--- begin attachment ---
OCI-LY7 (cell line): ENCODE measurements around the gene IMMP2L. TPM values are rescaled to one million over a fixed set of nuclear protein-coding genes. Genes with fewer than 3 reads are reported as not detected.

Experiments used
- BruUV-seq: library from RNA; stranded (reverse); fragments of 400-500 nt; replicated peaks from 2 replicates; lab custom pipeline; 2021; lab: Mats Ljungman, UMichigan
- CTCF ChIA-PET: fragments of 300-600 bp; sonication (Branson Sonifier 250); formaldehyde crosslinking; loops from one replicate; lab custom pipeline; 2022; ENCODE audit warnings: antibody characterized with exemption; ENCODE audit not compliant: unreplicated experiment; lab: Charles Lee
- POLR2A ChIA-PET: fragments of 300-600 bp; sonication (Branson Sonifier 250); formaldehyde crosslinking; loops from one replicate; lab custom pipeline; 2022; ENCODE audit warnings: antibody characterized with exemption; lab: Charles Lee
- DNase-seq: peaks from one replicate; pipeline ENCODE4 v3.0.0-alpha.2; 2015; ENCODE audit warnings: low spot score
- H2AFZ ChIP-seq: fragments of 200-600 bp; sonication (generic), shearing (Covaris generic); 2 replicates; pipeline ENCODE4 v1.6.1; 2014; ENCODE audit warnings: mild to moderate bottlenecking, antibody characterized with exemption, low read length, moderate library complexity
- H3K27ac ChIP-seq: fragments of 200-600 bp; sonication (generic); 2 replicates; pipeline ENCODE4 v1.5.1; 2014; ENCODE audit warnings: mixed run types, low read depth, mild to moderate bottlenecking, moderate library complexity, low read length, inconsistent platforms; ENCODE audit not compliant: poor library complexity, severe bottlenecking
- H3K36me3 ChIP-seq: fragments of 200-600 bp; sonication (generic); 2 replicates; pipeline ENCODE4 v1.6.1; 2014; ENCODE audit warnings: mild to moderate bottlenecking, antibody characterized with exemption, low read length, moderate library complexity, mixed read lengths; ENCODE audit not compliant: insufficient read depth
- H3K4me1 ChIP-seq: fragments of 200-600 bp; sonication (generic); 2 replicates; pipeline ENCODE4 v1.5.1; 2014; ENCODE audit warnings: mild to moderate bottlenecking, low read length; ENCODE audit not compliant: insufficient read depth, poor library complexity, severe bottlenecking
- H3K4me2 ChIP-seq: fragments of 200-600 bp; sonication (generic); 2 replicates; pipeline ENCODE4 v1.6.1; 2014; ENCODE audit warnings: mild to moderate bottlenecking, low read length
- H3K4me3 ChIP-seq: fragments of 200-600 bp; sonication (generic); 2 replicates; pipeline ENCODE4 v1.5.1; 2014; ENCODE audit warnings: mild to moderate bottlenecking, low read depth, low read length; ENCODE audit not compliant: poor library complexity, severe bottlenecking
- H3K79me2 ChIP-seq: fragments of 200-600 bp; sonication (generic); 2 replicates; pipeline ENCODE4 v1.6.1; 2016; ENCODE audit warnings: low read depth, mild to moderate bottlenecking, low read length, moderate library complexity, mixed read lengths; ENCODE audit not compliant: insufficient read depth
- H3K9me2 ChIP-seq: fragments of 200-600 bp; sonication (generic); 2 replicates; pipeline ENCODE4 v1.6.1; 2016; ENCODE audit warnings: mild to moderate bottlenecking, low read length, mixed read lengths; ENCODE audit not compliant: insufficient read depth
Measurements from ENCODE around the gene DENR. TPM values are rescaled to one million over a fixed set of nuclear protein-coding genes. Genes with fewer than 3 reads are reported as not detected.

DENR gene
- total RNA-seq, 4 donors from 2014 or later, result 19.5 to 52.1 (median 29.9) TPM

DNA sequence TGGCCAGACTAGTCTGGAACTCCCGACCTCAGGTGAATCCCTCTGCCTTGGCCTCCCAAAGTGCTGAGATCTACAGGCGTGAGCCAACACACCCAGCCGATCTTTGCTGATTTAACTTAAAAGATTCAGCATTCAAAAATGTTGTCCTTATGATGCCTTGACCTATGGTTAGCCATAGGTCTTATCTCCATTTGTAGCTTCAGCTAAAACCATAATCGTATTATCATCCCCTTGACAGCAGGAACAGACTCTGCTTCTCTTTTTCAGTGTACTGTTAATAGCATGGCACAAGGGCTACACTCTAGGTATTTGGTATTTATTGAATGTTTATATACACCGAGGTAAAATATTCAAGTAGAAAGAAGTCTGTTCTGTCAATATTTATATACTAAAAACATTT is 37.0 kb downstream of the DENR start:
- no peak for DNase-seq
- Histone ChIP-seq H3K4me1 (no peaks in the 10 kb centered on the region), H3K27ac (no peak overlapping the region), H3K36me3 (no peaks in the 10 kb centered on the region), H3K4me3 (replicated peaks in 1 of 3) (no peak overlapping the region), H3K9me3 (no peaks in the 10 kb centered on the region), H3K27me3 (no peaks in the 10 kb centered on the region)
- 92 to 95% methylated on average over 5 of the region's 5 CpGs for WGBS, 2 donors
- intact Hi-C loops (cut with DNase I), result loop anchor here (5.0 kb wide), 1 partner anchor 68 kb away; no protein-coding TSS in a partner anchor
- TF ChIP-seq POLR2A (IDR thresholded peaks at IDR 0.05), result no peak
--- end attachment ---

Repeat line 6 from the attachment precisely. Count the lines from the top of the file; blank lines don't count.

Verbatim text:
- DNase-seq: peaks from one replicate; pipeline ENCODE4 v3.0.0-alpha.2; 2015; ENCODE audit warnings: low spot score